Get your mind
in the gutter
BY ERIK J. MARTIN
CLIMBING UP your ladder to clean out the
gutters every spring and fall is not only a
messy and tedious hassle, it’s also dangerous. But skipping this chore can result in
blocked gutters and downspouts, causing
water, ice and snow to back up and leading
to costly roof, siding, window and foundation damage. Thankfully, there’s a solution
that can simplify matters and help safeguard your home from these threats: a gutter guard system.
William Seavey, a Costco member in
Cambria, California, waters his foliage
with filtered rainwater collected from his
home’s downspouts. Seavey has purchased
three different gutter guard systems over
the past several years. He’s learned that
you get what you pay for.
“My only regret is not buying an up-scale system the first time, which has
proved to be the most durable and efficient,” he says.
While there are different types of gut-
ter guards, they’re all designed to do the
same thing: keep leaves, pine needles,
twigs, seeds, dirt, tar and grit out of the gut-
ter while collecting and properly draining
rainwater. Materials and designs have
improved over the years, but the basic tech-
nology—a nose-forward, slanted design
that channels water through tiny holes,
slits or barriers and into the gutter—has
remained relatively unchanged since gut-
ter guards were introduced decades ago.
The three main product categories are:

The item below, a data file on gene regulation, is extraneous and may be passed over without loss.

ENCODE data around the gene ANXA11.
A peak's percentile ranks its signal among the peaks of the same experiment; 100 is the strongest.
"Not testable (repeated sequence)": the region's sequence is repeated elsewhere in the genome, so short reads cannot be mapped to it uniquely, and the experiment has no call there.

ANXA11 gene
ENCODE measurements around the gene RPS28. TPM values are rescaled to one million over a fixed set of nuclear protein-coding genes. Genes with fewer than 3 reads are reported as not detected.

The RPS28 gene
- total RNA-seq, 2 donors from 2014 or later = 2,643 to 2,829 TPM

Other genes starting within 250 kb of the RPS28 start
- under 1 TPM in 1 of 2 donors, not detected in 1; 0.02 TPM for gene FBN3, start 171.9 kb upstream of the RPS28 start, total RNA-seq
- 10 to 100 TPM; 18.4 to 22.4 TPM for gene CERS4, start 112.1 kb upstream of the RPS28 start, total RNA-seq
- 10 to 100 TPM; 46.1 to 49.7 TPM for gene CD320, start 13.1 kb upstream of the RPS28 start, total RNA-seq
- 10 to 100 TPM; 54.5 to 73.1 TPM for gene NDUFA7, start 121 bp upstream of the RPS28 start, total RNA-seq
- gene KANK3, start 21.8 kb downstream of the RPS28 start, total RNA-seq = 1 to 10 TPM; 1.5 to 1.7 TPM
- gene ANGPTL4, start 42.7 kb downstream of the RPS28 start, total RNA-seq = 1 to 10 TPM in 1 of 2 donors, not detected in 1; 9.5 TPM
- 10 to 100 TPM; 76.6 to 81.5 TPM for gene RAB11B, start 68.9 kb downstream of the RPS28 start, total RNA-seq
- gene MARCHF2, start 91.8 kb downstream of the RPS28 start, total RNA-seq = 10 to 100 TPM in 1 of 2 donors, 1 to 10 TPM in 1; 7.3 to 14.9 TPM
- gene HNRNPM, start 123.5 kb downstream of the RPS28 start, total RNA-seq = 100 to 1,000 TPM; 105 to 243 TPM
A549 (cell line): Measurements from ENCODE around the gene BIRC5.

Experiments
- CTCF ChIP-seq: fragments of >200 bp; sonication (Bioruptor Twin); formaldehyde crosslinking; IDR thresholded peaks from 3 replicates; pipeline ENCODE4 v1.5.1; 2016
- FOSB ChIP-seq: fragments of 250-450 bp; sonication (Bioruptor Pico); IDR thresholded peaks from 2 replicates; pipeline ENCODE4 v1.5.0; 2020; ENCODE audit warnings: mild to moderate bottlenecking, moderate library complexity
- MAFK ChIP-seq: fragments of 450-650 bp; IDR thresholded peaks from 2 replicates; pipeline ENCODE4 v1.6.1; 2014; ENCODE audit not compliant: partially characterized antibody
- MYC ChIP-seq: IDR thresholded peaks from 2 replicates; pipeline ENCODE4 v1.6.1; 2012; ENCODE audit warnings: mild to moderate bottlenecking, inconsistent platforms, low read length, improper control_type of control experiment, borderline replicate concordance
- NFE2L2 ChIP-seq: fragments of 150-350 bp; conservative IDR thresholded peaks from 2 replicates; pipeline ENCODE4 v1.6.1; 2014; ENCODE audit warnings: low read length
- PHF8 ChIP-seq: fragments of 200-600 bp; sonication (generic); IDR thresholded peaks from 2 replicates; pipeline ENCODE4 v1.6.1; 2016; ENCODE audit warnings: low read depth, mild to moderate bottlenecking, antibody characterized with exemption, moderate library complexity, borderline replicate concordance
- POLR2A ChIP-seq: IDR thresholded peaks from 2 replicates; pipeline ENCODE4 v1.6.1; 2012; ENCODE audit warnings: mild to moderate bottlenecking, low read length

Solid aluminum or plastic covers,
typically affixed from the edge of the roof-
line to the outer edge of the gutter.
Fine-mesh aluminum, plastic or
stainless steel screens that strain out
debris from the water.
Brush or foam inserts that are cus-tom-cut or bent to fit into your gutter, that
block out debris.
Not quite foolproof
Although gutter guards are intended to
keep you off the ladder and better protect
your home from Mother Nature, it’s important to have realistic expectations about
what these products can and cannot do.
“Contrary to popular belief, there is no
such thing as a maintenance-free or
self-cleaning gutter guard,” says Robert
Lenney, founder of Rocklin, California–
based Gutterglove, a Costco supplier. “All
gutter guards will still require cleaning at
Lenney adds that the most important
criterion to consider is a design that keeps
all debris out of the gutter and is easy to
maintain. Additionally, you should select a
gutter guard product that doesn’t require
installing all-new gutters and is easy to
temporarily remove if you ever need to
repair your gutters.
Be aware, too, that performance will
depend not only on the quality of the material and the installation but also on the
slope of the roof and the climate you live
in. Gutter guards that are more routinely
exposed to heavy and frequent debris,
strong storms, heavy snowfall and powerful winds may require repair or replacement earlier than anticipated.
“Keep an eye on how your gutters perform when it’s raining,” says Kevin Leahy,
president of The SpoutOff Rain Gutter
Company in Wayne, Pennsylvania. “A tree
branch, squirrel or heavy debris can dent
or damage a lower-quality gutter guard and
let debris in, causing the gutter to clog.”
The right person for the job
Many systems can be installed by
handy homeowners, but experts strongly
recommend opting for professional installation, especially with solid-cover products, to ensure better performance and
reduce the risk of personal injury.
Additionally, Leahy says a professional
installer usually provides a long-term warranty and may even offer to come out to
your property to clean out your gutters for
no charge if they get clogged. C
Erik J. Martin is a Chicago–based writer.
A gutter guard system can simplify main-
tenance and prevent property damage
Costco members will ;nd a selection of
gutter guards and ladders on Costco.com.